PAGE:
Feb

06

How to Dance for 24 Continuous Hours

category icon Posted in General
Step 1: Prepare Yourself
First and foremost, let me make this clear: DANCE MARATHON DAY IS NOT LEG DAY!!  It is 1am as I am writing this, and my legs are already killing me due to my workout yesterday afternoon.  To give you some perspective, I still have eighteen hours of this to go.  The Friday of Dance Marathon should be spent in relaxation, despite how pumped up you may be for the big event.  Also, fanny packs.  You get them at freshmen orientation, so there’s no excuse for not bringing one.  Finding a place to keep your water bottle, cell phone, and whatever else you need while on the dance floor is a lot easier when you have a little pouch in front of you.  Finally, eat before you go.  Dinner is not served until midnight.  And while I don’t necessarily recommend this strategy, overeating is partly how I managed to stay awake, since the pain in my stomach prevented me from falling asleep.  Just remember, no caffeine!  And I don’t just mean during the event.  Drinking caffeine beforehand will lead to a crash eventually, making it even harder to get through the night/morning/afternoon.
Step 2: Do Stuff that isn’t Dancing
You didn’t actually think that you had to dance for twenty four hours, did you?  I, for example, am writing this article, which distracts me from the pain in my legs.  There’s a ton of stuff you can do when you aren’t dancing, like laser tag, crafts, and sumo wrestling.  There are also hourly speeches given by the families of the patients, which keep me motivated to make it to the next hour.  This sounds pretty obvious, but if you can find something that will keep you going, you will keep going.  It’s also easier to find that motivation if you set the schedule as your phone background.  This schedule includes events like the “man pageant,” (which my morale captain won), performances by jugglers and dance groups, and the kiddo graduation, where those who hit the five-year mark this year for being cancer-free are recognized.  And, of course, the power hour, as in the second-to-last hour of the event where everyone makes their way to the main lounge and dances their very hardest.  This is everyone’s favorite part and definitely not optional.  Other than that, you can always lean against a wall and try not to die, or find other creative ways to rest your legs while technically not sitting.  I’ll admit, I ended up spending more time doing that more than I actually spent dancing.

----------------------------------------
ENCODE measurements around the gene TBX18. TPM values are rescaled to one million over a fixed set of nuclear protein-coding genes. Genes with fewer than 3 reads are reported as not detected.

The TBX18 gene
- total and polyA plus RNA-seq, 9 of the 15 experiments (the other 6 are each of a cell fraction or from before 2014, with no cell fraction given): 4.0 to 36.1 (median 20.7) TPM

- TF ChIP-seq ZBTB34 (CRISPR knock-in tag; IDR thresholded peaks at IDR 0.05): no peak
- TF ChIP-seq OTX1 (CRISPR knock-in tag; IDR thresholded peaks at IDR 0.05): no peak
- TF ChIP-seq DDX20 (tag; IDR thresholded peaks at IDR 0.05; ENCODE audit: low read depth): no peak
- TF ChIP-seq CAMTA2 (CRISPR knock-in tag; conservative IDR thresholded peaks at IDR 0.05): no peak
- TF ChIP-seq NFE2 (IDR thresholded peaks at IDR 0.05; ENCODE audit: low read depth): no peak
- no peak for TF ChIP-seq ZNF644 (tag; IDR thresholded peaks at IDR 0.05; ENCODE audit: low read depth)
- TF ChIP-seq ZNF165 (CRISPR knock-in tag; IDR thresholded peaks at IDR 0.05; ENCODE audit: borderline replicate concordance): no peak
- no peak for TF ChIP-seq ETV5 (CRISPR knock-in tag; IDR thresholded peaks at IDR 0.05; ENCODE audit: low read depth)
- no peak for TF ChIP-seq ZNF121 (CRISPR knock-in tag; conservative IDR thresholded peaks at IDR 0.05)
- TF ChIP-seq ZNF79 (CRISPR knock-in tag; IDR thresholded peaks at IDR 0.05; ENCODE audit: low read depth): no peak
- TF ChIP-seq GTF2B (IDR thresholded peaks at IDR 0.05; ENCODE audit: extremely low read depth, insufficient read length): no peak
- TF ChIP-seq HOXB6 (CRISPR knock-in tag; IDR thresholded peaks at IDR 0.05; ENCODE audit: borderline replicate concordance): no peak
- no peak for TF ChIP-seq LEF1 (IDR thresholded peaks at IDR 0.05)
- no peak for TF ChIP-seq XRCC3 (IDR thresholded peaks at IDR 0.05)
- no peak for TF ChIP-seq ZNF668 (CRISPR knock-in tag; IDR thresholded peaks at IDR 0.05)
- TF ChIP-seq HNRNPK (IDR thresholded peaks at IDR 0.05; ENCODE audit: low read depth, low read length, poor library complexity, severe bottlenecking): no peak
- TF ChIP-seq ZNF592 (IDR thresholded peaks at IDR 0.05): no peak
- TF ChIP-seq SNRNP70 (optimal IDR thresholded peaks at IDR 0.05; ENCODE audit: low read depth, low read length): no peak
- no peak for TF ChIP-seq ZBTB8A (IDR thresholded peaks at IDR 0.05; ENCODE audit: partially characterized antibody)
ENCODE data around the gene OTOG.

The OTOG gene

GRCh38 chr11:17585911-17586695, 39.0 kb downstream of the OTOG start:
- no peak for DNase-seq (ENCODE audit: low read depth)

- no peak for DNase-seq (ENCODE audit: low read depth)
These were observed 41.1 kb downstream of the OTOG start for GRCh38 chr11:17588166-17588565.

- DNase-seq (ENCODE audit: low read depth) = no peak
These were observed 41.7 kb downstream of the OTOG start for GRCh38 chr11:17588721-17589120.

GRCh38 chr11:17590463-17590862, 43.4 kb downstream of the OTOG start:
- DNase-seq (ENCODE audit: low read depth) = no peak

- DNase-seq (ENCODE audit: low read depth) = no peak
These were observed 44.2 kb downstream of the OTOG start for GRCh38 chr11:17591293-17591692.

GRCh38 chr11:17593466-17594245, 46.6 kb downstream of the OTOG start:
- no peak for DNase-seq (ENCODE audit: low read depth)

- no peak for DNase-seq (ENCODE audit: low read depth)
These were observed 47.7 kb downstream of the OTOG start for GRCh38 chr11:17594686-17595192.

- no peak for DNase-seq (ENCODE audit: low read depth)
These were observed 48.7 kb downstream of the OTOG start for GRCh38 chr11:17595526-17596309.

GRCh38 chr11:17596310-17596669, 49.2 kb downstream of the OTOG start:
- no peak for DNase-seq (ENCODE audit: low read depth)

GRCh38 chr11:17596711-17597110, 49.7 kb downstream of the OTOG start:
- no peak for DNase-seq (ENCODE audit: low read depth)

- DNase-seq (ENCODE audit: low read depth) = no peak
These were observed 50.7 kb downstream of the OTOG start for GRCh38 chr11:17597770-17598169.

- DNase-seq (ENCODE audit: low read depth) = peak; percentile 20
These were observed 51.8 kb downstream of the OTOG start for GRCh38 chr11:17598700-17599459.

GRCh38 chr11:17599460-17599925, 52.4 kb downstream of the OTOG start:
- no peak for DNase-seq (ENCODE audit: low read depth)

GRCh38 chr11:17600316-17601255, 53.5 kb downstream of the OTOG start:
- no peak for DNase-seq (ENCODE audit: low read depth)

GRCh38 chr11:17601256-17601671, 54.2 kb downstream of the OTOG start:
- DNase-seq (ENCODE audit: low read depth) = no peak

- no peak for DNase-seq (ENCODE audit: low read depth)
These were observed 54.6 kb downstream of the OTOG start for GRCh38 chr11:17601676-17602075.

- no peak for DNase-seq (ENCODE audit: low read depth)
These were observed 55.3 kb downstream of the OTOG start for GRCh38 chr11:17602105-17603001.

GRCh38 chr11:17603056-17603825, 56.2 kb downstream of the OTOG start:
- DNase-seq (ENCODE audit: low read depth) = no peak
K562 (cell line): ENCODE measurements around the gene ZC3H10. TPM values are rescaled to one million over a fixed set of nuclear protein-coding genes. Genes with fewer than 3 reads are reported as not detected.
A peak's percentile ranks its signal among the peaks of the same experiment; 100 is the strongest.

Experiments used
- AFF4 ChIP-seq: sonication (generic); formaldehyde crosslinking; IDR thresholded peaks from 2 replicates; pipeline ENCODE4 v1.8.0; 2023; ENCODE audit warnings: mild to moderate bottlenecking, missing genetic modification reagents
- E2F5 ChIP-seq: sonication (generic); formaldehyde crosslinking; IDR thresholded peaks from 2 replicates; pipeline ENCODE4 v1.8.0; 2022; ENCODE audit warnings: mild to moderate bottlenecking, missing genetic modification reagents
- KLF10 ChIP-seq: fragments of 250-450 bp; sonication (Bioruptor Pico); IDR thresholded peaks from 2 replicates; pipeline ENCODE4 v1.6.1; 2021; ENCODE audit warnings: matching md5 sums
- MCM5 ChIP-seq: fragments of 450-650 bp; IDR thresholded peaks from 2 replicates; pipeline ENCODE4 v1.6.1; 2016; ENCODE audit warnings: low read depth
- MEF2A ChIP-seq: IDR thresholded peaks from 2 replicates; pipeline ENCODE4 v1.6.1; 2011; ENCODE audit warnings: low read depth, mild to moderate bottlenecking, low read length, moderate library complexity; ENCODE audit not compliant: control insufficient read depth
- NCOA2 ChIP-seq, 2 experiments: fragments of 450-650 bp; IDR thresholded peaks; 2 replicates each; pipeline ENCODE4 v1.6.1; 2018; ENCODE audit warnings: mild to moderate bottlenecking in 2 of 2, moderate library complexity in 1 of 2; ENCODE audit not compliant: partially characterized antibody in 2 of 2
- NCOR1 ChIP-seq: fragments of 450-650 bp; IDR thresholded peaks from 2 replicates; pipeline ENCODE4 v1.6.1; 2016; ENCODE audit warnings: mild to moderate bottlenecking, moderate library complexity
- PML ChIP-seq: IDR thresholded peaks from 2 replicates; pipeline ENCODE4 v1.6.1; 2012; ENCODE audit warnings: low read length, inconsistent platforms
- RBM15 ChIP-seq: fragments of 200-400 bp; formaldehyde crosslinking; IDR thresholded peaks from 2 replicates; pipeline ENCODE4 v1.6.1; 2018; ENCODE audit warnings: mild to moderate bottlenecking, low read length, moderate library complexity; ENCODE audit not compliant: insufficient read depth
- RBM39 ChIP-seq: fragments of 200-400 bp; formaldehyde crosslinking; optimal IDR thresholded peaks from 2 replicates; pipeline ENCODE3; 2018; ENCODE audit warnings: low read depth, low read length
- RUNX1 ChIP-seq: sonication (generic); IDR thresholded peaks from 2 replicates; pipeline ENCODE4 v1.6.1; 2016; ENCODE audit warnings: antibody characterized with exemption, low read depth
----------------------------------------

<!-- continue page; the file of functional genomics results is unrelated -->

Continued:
Step 3: Look at the Light
There is a candle hanging up at the back of the dance floor.  Below it is a quilt with the names of all of the kiddos who are dancing in our hearts forever.  Whenever you feel tired, whenever you feel like giving up and collapsing on the floor, just remember who you’re doing this for.  Cancer doesn’t give these kids a rest for even a day, and the pain you feel now is less than a millionth of what it feels like to have pediatric cancer.  This is what you’re up against.  One day, thousands of experimental treatments and millions of dollars into the future, we will be able to call cancer a thing of the past.  But that isn’t something guaranteed or something we can take for granted.  This year, Dance Marathon raised $2,572,130.23 all FTK (for the kids). This money doesn’t automatically show up from wealthy donors.  It has to come from the long hours of canning, the letters written to relatives, and the innovative ways that YOU come up with to raise money (this year, someone put a green toilet on her neighbors’ lawn and made them pay money to get it off).  And, after all of that, you have to stay awake and on your feet for twenty four consecutive hours.  You may be wondering what putting yourself through this can possibly do for them, so I’ll tell you what it does. It gives the kids a chance to party, which is nice considering that many of them spend their lives in a hospital.  It lets them know that you care enough to dance for twenty four hours for them.  It provides them with a stage to share their stories every hour, and those stories will undoubtedly change your life.  So, if and when you decide to join Dance Marathon, this is all you really need to know: every cent counts.  You may want to pass up the opportunity to go canning because it’s freezing and you have better things to do on a Saturday night.  You don’t.  You may think that, five hundred dollars later, you’re done for the year and you can sit back and relax.  You can’t.  Because even though we raised over two and a half million dollars, we technically still didn’t reach our goal.  That goal isn’t a random number, it’s calculated specifically to meet the needs of the families that are helped by Dance Marathon, the number of which increases every year.  We still have a lot to be proud of, but we still have a long way to go before we eradicate cancer, and that change starts with you.
-Mina